WORDS

Who The Hell Is Big John?

Since its release exactly one year ago, Big John’s Castle has been lying dormant in a quiet corner of Bandcamp. Soulful hip-hop, gritty dubstep, Bristol-tinged drum & bass, pub sing-along anthems – it’s an intriguing musical recipe that grabs you from the start and doesn’t let up until Big John says so.

On paper, this LP has the potential to push its leading man to many ears. Or it could do, if it wasn’t for the fact that nobody actually knows much about who Big John really is! This is what we know so far…

His Mancunian drawl – charred by decades of fag smoking and tinnie drinking – offers a certain scruffy wisdom through his lyrics, irreverent and funny but also deeply moving at times. This is an album of stories from a man with many more to tell, but as Big John’s Castle draws to a close we meet a dead end.

Despite a handful of other Bandcamp uploads, nothing of Big John exists outside those few Internet pages. No social media links, no email address, no contact details whatsoever. So who the hell is he?

The quest for information began on Big John’s Bandcamp page. With no contact details to work with, communication through the website’s direct message form seemed to be the only way in. Nothing. Reaching out to people in the music scenes of the North bore no fruit either. Plenty said they knew a ‘Big John’ who drinks, smokes and swears, but they all turned out to be pub regulars with no artistic claim.

With nowhere else to turn, the list of collaborating artists brought a sliver of hope. Surely the names that feature on the album know how to get in touch with Big John? At a glance, they provided a clue. Symmetry‘s Kyo (Symmetry), Intrigue-signed producer Lurch, Binbag Wisdom‘s Rysha Flint, Trafic MC, Twitchee, Bluejay, Medic…all rooted in Bristol, and mostly connected to drum & bass music in some way. Surprising, given Big John’s apparently Northern heritage and expansive musical palette.

A closer look at these artists reveals that they’re all vocal features except for one, Lurch, suggesting a production credit. As the most likely candidate to have had a personal encounter with Big John, he was contacted for comment.

“Well, I’ve only met him in person once,” begins Lurch. “My friend Chris and I ran into him at a phone box on Gloucester Road in Bristol. He stopped us and started telling these amazing stories of where he’d been, what he’d been up to. He made a ridiculously massive impression when I met him.”

He explains that John had an ambition to make music but was scuppered by his lack of technical knowledge, leading to their uniquely old school collaborative relationship. “He took my address and proceeded to send me box after box of minidiscs with his vocal takes on, and we took it from there really.”

From those first vocal takes came Big John’s first LP, John Intended, confirming that Lurch is John’s primary producer. This also explains his access to Bristol’s D&B stalwarts. “It was like talking to some sort of shaman,” says Lurch, his admiration for this rough-and-ready recluse shining as brightly as his bewilderment. “His knowledge of music was so kaleidoscopic and varied, when it came to production there was no limits on style.”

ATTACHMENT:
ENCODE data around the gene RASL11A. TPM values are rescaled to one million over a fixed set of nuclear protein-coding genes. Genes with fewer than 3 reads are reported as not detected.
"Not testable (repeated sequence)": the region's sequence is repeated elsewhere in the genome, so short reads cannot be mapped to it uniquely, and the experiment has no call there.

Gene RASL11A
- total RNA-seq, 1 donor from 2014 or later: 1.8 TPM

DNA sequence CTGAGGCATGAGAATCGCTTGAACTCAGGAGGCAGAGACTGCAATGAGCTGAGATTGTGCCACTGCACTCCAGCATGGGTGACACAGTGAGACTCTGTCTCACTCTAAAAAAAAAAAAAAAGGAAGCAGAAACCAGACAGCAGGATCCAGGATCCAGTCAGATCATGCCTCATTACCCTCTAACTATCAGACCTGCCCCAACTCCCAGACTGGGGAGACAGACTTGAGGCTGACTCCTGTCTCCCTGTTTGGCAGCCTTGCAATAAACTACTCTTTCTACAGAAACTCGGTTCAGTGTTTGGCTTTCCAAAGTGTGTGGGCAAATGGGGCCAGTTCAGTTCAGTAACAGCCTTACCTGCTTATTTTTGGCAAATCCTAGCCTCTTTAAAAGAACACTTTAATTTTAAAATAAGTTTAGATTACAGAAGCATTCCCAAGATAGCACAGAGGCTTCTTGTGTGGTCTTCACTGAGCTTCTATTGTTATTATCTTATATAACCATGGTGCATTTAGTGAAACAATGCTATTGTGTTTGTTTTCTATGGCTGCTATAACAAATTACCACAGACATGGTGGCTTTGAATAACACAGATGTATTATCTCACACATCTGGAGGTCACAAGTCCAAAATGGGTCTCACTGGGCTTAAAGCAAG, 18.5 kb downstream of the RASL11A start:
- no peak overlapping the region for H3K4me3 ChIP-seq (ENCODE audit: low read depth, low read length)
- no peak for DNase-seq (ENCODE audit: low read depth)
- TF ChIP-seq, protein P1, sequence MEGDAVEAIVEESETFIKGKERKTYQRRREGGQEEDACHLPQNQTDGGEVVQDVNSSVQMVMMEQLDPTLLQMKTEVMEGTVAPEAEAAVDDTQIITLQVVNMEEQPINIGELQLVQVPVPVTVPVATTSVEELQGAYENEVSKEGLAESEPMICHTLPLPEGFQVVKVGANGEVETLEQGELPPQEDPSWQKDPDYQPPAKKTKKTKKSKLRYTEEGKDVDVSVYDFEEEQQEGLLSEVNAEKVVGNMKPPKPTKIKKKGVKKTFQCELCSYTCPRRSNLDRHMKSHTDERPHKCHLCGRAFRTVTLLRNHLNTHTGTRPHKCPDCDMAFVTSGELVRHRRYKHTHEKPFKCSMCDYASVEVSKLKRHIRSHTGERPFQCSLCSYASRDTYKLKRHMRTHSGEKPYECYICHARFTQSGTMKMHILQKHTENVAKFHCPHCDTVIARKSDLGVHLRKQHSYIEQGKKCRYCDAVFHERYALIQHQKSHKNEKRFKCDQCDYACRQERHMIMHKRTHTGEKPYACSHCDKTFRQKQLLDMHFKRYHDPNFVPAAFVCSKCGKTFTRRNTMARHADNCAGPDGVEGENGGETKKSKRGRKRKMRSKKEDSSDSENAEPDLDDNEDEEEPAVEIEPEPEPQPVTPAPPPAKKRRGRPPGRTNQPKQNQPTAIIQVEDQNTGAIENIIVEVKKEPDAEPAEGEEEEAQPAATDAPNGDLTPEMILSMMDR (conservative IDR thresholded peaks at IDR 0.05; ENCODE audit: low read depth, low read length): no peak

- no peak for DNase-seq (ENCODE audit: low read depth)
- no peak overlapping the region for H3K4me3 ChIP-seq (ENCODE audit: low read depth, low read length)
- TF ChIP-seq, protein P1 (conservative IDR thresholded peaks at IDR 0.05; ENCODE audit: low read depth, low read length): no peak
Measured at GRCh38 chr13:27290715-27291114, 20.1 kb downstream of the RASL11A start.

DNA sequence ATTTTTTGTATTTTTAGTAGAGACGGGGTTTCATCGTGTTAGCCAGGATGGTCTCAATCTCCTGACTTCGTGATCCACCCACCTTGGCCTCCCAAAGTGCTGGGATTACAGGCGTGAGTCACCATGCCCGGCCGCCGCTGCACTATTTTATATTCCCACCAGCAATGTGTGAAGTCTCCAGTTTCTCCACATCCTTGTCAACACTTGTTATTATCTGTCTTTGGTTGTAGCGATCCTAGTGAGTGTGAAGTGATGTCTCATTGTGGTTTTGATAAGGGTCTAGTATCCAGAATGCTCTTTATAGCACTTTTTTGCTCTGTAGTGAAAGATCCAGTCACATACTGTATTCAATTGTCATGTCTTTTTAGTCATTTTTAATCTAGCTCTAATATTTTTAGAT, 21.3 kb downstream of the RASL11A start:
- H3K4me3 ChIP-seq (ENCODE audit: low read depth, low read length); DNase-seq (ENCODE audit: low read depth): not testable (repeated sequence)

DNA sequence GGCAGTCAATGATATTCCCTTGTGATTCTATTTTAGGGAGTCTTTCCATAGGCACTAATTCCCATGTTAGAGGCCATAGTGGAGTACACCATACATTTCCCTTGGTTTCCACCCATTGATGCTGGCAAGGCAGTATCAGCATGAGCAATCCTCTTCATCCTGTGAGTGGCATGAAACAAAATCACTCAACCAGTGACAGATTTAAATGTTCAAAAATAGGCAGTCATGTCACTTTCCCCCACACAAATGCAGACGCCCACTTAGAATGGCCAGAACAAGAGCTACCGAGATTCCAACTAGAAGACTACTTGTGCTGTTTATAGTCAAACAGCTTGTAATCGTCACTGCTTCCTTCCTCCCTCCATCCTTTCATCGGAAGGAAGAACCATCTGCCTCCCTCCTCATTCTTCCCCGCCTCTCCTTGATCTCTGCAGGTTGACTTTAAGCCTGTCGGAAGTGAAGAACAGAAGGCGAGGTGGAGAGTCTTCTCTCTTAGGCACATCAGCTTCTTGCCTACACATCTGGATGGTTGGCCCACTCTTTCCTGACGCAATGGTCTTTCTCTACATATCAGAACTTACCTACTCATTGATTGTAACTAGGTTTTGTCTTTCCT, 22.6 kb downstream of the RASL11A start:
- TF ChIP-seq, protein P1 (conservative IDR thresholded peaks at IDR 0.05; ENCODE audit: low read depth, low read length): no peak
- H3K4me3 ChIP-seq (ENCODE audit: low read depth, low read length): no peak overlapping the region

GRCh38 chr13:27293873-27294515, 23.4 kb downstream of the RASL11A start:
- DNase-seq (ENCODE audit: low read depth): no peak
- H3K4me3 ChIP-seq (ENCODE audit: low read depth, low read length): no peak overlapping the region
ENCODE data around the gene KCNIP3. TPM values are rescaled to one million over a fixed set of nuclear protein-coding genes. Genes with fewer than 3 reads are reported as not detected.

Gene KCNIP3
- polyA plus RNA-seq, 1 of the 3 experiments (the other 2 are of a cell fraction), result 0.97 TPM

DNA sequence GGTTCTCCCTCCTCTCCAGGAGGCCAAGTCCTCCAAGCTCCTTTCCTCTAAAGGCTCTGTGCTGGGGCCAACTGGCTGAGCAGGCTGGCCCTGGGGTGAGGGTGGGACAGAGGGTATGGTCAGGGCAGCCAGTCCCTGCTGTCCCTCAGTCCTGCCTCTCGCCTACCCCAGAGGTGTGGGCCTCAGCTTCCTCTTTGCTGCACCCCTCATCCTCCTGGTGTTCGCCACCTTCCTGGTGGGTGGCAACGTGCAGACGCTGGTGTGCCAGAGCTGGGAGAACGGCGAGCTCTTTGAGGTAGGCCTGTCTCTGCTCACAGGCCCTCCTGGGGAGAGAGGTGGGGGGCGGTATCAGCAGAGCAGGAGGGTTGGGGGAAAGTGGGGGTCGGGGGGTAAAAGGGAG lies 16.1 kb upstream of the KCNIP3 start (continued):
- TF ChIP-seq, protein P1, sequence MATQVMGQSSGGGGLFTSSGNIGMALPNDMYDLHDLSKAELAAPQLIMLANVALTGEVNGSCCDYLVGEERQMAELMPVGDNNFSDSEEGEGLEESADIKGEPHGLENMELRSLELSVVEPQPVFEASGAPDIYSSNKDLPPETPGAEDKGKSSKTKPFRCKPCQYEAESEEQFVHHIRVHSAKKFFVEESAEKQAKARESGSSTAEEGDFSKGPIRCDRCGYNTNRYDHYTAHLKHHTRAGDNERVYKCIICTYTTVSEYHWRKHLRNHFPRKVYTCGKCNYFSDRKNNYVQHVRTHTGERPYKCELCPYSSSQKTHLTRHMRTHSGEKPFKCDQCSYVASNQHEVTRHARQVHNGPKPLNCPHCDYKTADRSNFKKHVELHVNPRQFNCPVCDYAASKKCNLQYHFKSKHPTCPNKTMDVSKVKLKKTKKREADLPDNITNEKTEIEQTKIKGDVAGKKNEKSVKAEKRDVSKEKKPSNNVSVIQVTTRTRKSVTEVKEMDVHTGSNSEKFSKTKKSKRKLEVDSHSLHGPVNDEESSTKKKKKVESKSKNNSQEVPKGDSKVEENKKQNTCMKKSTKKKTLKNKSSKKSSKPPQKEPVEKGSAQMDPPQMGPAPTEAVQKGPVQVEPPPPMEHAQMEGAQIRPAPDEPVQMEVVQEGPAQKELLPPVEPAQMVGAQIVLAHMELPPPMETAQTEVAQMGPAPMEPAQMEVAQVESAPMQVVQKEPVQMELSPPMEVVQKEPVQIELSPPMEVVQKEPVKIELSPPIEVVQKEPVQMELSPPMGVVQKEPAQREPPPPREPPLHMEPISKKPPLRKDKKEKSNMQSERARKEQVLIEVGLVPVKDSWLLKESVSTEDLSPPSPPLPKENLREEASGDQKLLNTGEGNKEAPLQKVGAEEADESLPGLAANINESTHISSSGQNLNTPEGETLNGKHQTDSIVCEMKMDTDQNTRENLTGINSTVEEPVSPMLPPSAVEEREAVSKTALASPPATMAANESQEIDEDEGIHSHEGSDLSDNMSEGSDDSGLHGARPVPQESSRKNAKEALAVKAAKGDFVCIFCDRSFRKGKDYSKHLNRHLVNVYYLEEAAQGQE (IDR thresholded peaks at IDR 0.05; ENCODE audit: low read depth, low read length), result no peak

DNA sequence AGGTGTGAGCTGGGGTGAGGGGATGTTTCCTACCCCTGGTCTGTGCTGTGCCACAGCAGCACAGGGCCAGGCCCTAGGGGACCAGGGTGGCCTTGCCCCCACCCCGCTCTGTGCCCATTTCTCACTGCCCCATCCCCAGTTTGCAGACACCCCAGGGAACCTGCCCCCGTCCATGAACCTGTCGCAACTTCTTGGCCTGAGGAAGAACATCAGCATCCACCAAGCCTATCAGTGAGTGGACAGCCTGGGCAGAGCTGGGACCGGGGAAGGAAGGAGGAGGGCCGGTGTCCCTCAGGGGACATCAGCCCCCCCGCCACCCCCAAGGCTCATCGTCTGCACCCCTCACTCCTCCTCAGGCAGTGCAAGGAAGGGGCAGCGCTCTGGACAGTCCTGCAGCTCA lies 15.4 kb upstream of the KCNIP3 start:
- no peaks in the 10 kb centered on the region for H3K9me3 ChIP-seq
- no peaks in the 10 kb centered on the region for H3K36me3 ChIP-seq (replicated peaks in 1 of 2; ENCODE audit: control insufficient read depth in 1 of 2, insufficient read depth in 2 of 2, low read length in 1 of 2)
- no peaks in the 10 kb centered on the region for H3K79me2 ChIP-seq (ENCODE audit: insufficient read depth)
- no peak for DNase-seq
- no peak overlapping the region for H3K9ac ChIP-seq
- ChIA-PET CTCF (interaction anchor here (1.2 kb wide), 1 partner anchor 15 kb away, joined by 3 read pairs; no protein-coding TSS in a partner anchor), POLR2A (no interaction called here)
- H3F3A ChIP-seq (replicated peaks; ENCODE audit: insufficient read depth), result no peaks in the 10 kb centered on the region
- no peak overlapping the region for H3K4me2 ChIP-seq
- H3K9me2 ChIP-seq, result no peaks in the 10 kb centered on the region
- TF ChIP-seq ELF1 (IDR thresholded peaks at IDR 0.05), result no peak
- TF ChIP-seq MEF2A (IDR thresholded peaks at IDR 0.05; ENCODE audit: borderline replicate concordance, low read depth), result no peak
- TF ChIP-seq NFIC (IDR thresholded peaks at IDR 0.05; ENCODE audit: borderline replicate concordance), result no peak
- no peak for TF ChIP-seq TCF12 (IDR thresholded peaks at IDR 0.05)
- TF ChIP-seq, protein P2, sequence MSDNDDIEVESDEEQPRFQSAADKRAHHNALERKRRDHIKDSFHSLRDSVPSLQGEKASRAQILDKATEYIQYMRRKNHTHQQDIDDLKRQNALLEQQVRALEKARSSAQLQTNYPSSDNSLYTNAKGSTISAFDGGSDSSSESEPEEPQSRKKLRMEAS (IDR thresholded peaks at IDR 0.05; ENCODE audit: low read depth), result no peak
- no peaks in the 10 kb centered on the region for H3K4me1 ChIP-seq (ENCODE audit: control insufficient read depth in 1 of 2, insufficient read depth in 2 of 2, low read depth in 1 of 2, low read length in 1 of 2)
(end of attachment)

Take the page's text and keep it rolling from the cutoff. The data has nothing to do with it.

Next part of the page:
This is seen clearly in the various musical flavours of his work, but it’s not just Big John’s kaleidoscope at play. Lurch was also able to express himself in the creative process and was able to give the album a poignant and emotional finale.

“My good friend and fellow musician Craig Russell sadly passed away while swimming in India a few years ago,” Lurch explains. “I wanted to write some music about him but nothing was coming together. In the end I wrote a poem but couldn’t put it to anything. I sent it to John to read in his inimitable style. Without even a ‘yes’ he gracefully sent one more recording, which was so perfect for the album’s emotional ending. Rysha plays such a beautiful part in it too. It’s the definition of a successful collab.”

Unfortunately, Lurch could offer no advice on how to reach the man himself, but a recent track drop and whispers of a third album imply that history may repeat itself soon.

“The guy is an enigma to me,” Lurch tells us. “It’s hard enough to get a phone call out of him let alone anything else, but I can reveal that a third box of minidiscs has arrived, which is where Coping (Mechanism) came from. Usually there’s a phone call but this one just turned up. It’s way more tattered than the first two and pretty frantically wrapped…lockdown seems to have hit him just like everyone else. I’ll be trying to make sense of it soon.”

We may be no closer to understanding this reclusive raconteur, but we can look forward to hearing more of his strange stories soon. Until then, Big John’s back catalogue is available to buy on Bandcamp.